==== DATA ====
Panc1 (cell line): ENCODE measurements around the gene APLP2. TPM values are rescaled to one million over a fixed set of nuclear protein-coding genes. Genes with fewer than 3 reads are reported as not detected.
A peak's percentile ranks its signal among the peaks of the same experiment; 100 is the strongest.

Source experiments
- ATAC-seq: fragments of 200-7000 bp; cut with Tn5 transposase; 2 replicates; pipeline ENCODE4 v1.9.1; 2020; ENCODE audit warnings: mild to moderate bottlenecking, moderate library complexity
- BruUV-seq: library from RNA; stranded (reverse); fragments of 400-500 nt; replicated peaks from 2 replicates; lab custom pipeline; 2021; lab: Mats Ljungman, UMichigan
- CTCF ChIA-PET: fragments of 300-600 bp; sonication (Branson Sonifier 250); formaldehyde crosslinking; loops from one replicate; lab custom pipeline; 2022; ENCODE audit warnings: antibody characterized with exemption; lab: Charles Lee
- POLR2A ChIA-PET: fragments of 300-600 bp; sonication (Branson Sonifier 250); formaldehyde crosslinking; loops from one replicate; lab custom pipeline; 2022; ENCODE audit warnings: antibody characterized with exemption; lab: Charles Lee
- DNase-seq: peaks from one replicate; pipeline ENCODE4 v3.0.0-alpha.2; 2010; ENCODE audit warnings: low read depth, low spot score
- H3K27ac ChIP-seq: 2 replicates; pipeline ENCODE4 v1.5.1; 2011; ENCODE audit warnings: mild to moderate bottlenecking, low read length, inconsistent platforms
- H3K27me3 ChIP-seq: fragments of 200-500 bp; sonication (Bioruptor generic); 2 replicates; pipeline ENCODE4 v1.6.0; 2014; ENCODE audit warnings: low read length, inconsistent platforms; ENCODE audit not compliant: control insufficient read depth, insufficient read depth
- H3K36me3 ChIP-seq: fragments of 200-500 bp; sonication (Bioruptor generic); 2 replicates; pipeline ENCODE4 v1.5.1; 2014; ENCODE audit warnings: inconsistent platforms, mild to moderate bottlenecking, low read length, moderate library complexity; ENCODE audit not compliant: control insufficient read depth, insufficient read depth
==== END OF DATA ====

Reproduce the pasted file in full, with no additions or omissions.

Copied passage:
Panc1 (cell line): ENCODE measurements around the gene APLP2. TPM values are rescaled to one million over a fixed set of nuclear protein-coding genes. Genes with fewer than 3 reads are reported as not detected.
A peak's percentile ranks its signal among the peaks of the same experiment; 100 is the strongest.

Source experiments
- ATAC-seq: fragments of 200-7000 bp; cut with Tn5 transposase; 2 replicates; pipeline ENCODE4 v1.9.1; 2020; ENCODE audit warnings: mild to moderate bottlenecking, moderate library complexity
- BruUV-seq: library from RNA; stranded (reverse); fragments of 400-500 nt; replicated peaks from 2 replicates; lab custom pipeline; 2021; lab: Mats Ljungman, UMichigan
- CTCF ChIA-PET: fragments of 300-600 bp; sonication (Branson Sonifier 250); formaldehyde crosslinking; loops from one replicate; lab custom pipeline; 2022; ENCODE audit warnings: antibody characterized with exemption; lab: Charles Lee
- POLR2A ChIA-PET: fragments of 300-600 bp; sonication (Branson Sonifier 250); formaldehyde crosslinking; loops from one replicate; lab custom pipeline; 2022; ENCODE audit warnings: antibody characterized with exemption; lab: Charles Lee
- DNase-seq: peaks from one replicate; pipeline ENCODE4 v3.0.0-alpha.2; 2010; ENCODE audit warnings: low read depth, low spot score
- H3K27ac ChIP-seq: 2 replicates; pipeline ENCODE4 v1.5.1; 2011; ENCODE audit warnings: mild to moderate bottlenecking, low read length, inconsistent platforms
- H3K27me3 ChIP-seq: fragments of 200-500 bp; sonication (Bioruptor generic); 2 replicates; pipeline ENCODE4 v1.6.0; 2014; ENCODE audit warnings: low read length, inconsistent platforms; ENCODE audit not compliant: control insufficient read depth, insufficient read depth
- H3K36me3 ChIP-seq: fragments of 200-500 bp; sonication (Bioruptor generic); 2 replicates; pipeline ENCODE4 v1.5.1; 2014; ENCODE audit warnings: inconsistent platforms, mild to moderate bottlenecking, low read length, moderate library complexity; ENCODE audit not compliant: control insufficient read depth, insufficient read depth